Nature can be more dramatic than a soap opera.

It was a wicked affair to rival any plotline on Days of Our Lives: the couple settles in their wonderful home to start their family, the other "chick" shows up, attempts to murder her competition, drives her away, and steals her paramour in the process

The Standley Lake eagle drama was quite the storyline that only Mother Nature could write, and it continues this year. 

Female eagle F420 made her move last year to drive out the female of a fairly longstanding eagle pair who was well-known to nest at Standley Lake. She succeeded and took over a nest with two viable eggs. One hatched but didn't survive

This type of drama isn't entirely unheard of in the eagle world. Females who are not paired off have been known to usurp a nest and take over in their search for a breeding partner. 

But, F420 and the eagle male have remained together, and in an exciting development, they are expecting! F420 laid her first egg in late February and just laid her second egg on March 2! Check out the video here: 

Eagles in Colorado tend to lay their eggs around late February and March. If all goes well, they will hatch in late March to early April. The young will stay in the nest until they fledge (develop wings), which happens in June.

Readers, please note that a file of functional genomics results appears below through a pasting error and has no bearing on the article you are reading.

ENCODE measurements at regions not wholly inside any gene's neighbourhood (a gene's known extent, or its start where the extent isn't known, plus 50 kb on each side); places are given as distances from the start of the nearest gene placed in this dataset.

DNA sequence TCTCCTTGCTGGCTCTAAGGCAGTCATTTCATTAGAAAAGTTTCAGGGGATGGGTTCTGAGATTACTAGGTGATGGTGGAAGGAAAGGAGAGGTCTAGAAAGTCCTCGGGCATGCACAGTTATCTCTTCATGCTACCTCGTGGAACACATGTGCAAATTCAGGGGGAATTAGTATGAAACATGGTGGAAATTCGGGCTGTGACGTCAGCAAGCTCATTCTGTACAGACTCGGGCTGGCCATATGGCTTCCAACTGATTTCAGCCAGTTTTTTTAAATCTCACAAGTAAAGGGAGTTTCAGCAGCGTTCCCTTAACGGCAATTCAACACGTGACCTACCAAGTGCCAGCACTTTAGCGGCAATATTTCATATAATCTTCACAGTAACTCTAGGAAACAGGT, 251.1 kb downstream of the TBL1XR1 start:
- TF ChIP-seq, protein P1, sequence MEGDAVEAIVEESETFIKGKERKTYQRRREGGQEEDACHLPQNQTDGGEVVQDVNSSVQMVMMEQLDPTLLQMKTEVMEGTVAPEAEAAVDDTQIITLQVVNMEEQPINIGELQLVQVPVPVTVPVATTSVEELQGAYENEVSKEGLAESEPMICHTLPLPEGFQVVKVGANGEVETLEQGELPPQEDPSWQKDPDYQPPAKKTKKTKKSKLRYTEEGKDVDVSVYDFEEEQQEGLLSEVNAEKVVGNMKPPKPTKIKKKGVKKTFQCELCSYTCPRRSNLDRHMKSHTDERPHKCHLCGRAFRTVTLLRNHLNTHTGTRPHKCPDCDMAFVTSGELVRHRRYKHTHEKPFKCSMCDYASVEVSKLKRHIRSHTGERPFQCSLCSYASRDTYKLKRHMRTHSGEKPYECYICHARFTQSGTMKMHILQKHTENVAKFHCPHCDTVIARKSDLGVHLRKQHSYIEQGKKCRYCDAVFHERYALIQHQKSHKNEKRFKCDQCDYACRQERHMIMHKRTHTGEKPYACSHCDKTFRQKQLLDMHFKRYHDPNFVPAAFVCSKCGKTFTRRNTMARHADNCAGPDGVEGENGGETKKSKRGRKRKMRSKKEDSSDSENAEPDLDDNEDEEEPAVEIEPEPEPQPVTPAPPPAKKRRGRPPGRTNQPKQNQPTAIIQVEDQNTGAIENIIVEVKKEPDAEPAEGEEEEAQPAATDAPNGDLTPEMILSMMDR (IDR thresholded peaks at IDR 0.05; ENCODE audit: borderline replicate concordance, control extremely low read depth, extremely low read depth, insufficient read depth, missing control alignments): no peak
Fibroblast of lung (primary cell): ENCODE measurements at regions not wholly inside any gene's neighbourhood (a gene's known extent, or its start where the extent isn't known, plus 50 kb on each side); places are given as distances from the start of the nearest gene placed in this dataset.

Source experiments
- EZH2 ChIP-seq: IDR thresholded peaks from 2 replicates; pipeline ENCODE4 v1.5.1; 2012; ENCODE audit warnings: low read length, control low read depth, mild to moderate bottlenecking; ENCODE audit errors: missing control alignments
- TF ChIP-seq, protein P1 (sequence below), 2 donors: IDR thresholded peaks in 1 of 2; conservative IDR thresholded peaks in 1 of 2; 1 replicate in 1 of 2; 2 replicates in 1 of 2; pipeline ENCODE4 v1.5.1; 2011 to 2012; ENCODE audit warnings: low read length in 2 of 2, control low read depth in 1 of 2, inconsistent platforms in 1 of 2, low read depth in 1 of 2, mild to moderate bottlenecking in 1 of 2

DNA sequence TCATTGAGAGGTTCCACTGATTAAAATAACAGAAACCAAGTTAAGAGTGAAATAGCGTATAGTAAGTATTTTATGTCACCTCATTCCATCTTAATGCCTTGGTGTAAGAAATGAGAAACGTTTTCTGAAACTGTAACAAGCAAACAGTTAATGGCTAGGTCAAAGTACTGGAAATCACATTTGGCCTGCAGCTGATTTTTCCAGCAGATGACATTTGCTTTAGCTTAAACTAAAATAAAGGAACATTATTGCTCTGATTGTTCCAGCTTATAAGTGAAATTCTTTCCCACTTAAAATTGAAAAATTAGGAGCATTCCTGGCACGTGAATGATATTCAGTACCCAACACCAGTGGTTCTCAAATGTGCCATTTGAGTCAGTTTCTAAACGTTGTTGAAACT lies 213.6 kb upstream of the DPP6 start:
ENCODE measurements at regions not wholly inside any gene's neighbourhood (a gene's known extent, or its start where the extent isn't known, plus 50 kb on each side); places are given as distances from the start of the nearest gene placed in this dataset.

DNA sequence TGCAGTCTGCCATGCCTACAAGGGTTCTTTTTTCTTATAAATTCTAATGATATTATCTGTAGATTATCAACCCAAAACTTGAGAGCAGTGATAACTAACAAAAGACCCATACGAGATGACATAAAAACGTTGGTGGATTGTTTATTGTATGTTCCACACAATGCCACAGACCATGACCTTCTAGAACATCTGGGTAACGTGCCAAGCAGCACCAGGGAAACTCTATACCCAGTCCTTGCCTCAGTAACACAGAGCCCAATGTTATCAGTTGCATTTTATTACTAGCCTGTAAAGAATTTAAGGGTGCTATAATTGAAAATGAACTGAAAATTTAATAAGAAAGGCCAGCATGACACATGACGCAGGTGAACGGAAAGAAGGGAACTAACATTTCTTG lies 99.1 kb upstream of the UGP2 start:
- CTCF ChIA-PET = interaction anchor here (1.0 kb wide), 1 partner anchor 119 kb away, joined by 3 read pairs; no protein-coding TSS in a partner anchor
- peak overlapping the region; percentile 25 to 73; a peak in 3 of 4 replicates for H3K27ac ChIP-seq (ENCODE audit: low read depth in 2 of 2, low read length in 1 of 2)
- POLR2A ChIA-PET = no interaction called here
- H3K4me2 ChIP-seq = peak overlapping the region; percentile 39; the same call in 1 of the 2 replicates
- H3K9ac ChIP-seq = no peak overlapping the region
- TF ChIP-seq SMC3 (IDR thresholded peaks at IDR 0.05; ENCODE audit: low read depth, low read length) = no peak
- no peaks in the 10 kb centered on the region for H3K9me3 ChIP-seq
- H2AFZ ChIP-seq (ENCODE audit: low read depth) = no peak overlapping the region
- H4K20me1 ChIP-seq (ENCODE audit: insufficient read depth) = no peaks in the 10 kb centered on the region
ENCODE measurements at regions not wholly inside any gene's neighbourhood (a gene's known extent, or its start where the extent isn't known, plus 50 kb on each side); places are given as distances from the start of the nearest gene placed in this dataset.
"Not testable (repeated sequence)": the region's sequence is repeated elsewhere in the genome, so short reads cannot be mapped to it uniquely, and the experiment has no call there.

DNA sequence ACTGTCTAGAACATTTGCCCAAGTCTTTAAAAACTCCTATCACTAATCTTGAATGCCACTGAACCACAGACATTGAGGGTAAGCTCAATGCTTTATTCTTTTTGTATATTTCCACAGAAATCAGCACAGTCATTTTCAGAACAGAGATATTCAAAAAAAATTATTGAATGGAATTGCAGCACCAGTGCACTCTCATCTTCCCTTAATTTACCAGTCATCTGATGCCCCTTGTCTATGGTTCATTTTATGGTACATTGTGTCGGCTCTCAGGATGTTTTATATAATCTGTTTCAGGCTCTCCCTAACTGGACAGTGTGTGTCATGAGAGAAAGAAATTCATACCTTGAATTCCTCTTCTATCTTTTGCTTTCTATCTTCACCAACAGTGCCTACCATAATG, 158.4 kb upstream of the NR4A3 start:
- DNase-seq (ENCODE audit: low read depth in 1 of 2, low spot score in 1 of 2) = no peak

Unfortunately, not all eggs hatch for a variety of reasons. But, in a good season, eaglets will be emerging soon from this pair. You can keep up with their progress on the City of Westminster's live cam here and the Standley Lake Regional Park Facebook page.

Also, you can visit the eagles and see them in person! According to the Standley Lake Regional Park, this is about the only time of the year you are guaranteed to see the eagles. They are in the northwest corner of the park, in a protected area. You can view them from our eagle blind (binoculars recommended, if you have them!), or you can view them from the dog park fence line.

Have you visited the eagle pair? Any viewing tips? Let us know in the comments.